David's Blog

Unicode and command line flag parsing

Yesterday I read Dealing with Non-ASCII Characters and the talk about curly quotes copied and pasted from Google Docs or Slack reminded me of a "fun" problem that I used to have to deal with occasionally that was along similar lines. It had to do with copying and pasting a full command line invocation complete with flags and arguments out of a tool that was commonly used on a project I was working on. Maybe you’d paste in a fully formed command as an example into a design or a set of FAQs or something – however when someone copied and pasted it back out a flag that might’ve been --debug turned into —debug. In other words, the double hyphen was getting turned into an em-dash.

Alone, this isn’t really a huge problem but might not work as expected. If you use some certain command line parsing libraries/frameworks that make your life easier in other ways, then this situation might result in failures or maybe even an unhandled exception and a stack trace being spewed out pointing at parsing code that’s inside of the framework where it’s reading argv.

What to do?

Depending on the library being used and exactly how it parses the parameters, there may not be an easy way to handle exceptions like this from within the framework. You might have to wrap your call that "enters" the framework in your main function with some exception handling in order to be able to avoid these unhandled exceptions. Then you could provide a specialized "are you sure you used valid ASCII characters in your command?" error message. However, as Julia Evans points out: unicode is valid in command line arguments! Unfortunately I don’t really have any fix to offer for this situation if your framework doesn’t catch it for you. This post is more a word of warning in case you or someone you know comes to you asking what’s going on with a command that was copied and pasted from elsewhere – I had to debug this for people a number of times in the past. Probably the easiest "fix", if you can change the place the command was copied from, is to ensure double dashes weren’t "helpfully" turned into an em-dash.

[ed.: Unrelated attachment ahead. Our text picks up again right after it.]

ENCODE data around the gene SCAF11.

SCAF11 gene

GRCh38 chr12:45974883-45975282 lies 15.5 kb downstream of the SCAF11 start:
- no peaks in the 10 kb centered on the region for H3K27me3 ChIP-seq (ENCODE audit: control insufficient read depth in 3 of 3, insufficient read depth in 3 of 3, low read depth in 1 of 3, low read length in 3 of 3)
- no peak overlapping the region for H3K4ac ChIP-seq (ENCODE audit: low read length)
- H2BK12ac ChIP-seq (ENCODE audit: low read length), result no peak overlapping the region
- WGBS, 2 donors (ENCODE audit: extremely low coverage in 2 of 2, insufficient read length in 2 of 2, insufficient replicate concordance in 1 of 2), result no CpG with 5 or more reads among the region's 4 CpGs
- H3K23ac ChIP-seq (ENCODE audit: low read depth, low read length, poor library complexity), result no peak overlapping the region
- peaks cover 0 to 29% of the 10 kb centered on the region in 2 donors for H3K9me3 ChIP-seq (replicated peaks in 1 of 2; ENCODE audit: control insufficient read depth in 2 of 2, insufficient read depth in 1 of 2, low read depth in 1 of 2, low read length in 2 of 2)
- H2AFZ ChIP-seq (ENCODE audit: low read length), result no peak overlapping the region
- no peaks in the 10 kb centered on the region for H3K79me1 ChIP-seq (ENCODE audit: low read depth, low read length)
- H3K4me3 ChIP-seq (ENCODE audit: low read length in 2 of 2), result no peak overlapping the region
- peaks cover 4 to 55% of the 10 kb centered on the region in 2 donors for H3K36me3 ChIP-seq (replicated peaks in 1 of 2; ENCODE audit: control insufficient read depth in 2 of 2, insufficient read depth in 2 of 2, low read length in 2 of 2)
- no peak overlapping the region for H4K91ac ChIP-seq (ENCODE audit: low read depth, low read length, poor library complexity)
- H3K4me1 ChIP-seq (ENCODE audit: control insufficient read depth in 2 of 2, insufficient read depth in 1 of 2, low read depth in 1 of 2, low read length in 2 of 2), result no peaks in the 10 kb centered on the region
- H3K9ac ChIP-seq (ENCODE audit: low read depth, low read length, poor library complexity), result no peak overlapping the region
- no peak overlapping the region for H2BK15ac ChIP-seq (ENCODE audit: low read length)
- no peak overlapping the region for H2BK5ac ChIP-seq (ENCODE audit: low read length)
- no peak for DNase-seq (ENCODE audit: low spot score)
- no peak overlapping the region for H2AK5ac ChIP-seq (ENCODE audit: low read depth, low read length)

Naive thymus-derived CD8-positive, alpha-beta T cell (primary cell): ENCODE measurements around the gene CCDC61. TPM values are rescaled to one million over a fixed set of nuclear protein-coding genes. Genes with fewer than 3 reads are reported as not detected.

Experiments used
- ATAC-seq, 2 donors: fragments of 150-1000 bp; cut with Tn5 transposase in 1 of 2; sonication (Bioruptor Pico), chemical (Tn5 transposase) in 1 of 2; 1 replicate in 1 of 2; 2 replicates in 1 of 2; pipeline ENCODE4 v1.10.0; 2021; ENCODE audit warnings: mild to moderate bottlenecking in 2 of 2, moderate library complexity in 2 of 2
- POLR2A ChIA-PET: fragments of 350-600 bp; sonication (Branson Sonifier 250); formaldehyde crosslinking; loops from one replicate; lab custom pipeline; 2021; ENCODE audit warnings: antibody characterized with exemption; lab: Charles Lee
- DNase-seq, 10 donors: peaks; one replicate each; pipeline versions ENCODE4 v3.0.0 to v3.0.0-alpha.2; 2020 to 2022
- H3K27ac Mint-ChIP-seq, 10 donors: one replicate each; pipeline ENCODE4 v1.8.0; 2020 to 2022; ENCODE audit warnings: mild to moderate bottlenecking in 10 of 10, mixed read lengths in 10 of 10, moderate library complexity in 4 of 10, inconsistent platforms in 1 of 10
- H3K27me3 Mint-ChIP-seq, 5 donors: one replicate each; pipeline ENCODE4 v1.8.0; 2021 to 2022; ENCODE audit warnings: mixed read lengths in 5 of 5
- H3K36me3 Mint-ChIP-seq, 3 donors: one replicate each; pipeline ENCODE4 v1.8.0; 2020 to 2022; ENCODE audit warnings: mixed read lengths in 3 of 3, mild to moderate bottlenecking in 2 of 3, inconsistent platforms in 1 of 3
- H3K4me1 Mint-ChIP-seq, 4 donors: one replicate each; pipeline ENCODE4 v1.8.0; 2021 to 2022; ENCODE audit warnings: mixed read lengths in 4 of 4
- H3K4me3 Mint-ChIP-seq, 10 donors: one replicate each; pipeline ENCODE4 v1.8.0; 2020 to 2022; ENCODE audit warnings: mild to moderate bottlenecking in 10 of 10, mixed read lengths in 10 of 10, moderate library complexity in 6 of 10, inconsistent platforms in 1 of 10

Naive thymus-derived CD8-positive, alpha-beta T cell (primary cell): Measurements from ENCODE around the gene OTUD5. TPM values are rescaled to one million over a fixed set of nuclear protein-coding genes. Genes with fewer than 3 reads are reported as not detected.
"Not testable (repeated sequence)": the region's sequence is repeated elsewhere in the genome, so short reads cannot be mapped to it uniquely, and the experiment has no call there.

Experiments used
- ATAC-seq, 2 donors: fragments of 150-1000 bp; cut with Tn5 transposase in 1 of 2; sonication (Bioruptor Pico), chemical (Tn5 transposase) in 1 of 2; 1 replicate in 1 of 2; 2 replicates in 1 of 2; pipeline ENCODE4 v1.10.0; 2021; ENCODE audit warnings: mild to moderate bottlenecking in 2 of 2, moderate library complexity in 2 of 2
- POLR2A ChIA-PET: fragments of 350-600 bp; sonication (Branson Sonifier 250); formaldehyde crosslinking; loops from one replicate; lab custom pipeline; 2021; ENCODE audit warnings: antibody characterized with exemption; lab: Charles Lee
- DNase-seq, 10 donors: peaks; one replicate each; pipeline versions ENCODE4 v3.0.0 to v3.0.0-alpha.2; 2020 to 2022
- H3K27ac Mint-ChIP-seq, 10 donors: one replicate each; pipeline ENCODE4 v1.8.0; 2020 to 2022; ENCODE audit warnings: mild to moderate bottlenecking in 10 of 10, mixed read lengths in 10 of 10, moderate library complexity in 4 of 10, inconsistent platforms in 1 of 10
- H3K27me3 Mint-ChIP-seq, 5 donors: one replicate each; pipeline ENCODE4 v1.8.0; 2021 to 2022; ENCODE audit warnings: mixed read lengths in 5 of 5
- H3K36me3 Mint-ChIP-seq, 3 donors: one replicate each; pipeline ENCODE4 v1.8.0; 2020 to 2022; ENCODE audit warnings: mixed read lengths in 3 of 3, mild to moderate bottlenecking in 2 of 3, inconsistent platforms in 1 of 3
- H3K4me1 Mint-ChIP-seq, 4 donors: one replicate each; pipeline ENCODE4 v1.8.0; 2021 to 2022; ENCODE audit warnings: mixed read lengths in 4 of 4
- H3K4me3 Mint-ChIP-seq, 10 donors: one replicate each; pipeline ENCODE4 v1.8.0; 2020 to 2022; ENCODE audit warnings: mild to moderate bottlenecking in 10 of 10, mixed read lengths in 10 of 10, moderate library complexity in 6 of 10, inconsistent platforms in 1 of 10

Jonathan provided a cool regex at the end of his post though. It will help with detecting non-ASCII characters and describes a trick for remembering the visible range of the ASCII table. It won’t help with the exact situation I describe above but if you’re trying to figure out why some JSON you copied and pasted is now invalid or something, it’s definitely worth keeping in mind.